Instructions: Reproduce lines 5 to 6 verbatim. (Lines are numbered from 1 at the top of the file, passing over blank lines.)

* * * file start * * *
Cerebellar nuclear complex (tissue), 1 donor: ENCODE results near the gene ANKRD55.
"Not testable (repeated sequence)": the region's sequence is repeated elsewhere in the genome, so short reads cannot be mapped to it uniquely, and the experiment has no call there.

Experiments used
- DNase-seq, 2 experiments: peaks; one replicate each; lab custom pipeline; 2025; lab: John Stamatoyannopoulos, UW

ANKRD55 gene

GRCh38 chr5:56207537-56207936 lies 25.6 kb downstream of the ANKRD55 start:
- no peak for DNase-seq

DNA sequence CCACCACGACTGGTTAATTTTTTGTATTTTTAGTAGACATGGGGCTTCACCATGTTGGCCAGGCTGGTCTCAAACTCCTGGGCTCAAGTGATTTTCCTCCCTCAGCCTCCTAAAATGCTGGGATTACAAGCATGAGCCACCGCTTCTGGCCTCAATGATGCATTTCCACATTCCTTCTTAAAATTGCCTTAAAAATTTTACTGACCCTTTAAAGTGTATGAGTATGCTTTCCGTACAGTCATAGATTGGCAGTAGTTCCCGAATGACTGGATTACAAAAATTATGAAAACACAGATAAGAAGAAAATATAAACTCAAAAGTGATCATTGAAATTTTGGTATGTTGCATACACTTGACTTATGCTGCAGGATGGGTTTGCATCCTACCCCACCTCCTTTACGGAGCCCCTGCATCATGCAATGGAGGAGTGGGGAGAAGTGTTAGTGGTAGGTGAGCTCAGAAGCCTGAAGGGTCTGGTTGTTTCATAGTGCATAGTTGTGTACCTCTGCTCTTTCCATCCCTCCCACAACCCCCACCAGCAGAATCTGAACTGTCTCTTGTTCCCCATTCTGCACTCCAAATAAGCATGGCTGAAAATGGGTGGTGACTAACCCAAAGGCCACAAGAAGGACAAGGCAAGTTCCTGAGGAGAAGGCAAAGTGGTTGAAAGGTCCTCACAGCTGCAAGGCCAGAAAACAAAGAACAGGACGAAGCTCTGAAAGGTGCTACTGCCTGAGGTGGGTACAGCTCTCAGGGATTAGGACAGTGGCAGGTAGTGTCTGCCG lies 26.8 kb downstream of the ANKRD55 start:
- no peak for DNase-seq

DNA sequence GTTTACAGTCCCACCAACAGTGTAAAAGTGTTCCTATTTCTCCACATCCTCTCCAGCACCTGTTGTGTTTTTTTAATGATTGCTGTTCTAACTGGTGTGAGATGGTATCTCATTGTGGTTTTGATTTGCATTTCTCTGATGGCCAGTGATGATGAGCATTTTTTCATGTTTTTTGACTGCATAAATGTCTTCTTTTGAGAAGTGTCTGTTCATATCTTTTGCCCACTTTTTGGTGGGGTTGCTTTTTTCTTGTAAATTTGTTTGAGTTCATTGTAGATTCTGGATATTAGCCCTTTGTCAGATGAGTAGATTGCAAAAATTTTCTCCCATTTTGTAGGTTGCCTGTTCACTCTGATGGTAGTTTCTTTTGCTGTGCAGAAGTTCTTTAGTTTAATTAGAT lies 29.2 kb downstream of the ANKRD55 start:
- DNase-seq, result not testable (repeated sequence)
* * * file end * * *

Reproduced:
ANKRD55 gene

GRCh38 chr5:56207537-56207936 lies 25.6 kb downstream of the ANKRD55 start: